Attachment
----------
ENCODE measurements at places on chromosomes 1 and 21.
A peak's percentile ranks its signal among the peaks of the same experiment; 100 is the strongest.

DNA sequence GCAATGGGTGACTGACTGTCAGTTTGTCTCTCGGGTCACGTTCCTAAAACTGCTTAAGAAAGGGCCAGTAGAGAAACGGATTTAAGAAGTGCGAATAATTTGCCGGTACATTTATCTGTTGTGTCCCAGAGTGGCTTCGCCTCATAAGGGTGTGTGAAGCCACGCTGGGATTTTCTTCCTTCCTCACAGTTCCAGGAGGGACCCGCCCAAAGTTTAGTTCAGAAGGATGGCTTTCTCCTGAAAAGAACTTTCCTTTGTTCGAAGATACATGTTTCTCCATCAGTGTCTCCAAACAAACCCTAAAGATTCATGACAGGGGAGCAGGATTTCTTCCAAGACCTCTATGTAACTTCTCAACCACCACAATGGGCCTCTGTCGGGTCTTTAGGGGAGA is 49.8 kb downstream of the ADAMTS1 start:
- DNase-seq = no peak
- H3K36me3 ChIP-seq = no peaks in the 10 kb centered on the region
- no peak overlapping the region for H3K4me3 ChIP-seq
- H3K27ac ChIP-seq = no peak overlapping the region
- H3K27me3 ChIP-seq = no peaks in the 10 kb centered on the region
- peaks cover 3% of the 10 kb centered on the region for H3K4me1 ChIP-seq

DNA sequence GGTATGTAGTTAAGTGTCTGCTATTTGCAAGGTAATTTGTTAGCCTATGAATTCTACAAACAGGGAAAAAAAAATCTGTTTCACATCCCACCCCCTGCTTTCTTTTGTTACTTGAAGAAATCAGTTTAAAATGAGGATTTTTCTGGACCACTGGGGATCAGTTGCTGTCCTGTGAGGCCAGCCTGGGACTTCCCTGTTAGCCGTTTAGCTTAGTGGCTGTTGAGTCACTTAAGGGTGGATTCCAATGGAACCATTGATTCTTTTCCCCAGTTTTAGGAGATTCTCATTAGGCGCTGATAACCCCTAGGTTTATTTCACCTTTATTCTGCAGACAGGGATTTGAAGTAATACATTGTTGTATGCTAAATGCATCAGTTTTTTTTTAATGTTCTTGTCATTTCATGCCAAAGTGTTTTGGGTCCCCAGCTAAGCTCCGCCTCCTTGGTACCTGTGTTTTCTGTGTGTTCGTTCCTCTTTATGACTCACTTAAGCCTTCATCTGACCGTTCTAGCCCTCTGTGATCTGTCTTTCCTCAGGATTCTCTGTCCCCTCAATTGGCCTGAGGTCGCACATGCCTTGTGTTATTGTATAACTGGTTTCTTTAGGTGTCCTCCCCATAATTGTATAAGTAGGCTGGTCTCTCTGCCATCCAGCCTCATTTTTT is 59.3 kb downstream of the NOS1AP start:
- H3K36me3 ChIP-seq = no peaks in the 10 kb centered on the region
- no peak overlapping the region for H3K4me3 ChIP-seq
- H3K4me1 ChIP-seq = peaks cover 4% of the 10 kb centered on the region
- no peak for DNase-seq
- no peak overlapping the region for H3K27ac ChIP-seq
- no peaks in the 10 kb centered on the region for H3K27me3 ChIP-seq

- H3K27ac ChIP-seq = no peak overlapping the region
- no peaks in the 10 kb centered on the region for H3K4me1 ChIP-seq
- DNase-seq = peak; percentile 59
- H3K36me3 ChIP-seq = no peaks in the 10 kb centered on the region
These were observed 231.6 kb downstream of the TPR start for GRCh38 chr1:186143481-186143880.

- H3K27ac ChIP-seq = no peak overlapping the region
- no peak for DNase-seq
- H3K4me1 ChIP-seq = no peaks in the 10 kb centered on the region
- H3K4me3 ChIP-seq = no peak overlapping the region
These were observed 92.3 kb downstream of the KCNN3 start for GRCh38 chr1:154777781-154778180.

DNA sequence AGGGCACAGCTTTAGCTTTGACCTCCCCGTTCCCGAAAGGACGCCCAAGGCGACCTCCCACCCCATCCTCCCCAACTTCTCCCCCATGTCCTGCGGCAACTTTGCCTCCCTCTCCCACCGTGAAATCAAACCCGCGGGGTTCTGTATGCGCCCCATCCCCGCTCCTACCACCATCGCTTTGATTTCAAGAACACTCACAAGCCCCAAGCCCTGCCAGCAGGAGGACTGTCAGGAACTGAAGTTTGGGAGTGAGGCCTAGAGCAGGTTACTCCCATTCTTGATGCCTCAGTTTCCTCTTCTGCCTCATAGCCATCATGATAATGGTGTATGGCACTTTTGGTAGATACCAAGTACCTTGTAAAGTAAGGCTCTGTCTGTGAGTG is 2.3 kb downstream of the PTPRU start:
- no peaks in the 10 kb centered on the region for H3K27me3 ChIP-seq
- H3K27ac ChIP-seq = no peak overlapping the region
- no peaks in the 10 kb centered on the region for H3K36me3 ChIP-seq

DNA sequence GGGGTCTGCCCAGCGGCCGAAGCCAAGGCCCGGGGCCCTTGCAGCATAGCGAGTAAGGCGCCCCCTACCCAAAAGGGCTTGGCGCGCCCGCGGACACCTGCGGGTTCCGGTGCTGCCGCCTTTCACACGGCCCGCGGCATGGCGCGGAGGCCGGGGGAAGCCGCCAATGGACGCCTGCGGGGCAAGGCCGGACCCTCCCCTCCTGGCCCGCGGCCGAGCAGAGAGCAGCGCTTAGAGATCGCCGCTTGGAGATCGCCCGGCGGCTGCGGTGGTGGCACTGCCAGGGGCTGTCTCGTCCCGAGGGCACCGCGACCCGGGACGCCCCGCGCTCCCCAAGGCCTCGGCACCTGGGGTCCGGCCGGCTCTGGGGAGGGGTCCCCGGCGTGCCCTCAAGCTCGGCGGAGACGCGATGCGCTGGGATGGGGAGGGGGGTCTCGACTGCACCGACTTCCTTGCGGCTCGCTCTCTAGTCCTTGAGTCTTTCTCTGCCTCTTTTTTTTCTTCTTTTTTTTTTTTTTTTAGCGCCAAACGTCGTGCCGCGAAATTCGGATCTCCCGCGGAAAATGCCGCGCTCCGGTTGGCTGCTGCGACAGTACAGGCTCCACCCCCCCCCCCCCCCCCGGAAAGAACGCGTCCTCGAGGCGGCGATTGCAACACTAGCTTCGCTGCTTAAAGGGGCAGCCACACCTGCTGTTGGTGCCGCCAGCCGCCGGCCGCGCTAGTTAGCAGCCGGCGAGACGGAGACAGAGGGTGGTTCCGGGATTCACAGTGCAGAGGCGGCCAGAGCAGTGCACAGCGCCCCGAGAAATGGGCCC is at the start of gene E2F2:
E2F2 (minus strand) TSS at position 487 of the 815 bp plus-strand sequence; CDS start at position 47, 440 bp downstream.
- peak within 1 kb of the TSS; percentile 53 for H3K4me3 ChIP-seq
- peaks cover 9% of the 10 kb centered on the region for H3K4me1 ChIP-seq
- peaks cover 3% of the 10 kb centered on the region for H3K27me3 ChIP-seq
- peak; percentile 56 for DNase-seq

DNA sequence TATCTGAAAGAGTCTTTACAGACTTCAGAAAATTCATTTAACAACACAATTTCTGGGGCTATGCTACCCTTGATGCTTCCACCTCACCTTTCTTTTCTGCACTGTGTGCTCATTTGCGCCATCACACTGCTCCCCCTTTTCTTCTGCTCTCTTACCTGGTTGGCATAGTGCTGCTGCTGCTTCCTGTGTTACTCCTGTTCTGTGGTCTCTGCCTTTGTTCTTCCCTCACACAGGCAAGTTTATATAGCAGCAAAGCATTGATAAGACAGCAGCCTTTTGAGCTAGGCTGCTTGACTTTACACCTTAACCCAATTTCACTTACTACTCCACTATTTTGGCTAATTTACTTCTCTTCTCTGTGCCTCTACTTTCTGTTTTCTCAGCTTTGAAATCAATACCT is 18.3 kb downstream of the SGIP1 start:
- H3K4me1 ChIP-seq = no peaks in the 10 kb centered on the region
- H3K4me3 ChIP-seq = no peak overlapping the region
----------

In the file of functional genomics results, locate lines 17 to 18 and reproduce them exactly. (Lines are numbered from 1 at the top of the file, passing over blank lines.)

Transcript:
- H3K27ac ChIP-seq = no peak overlapping the region
- no peaks in the 10 kb centered on the region for H3K4me1 ChIP-seq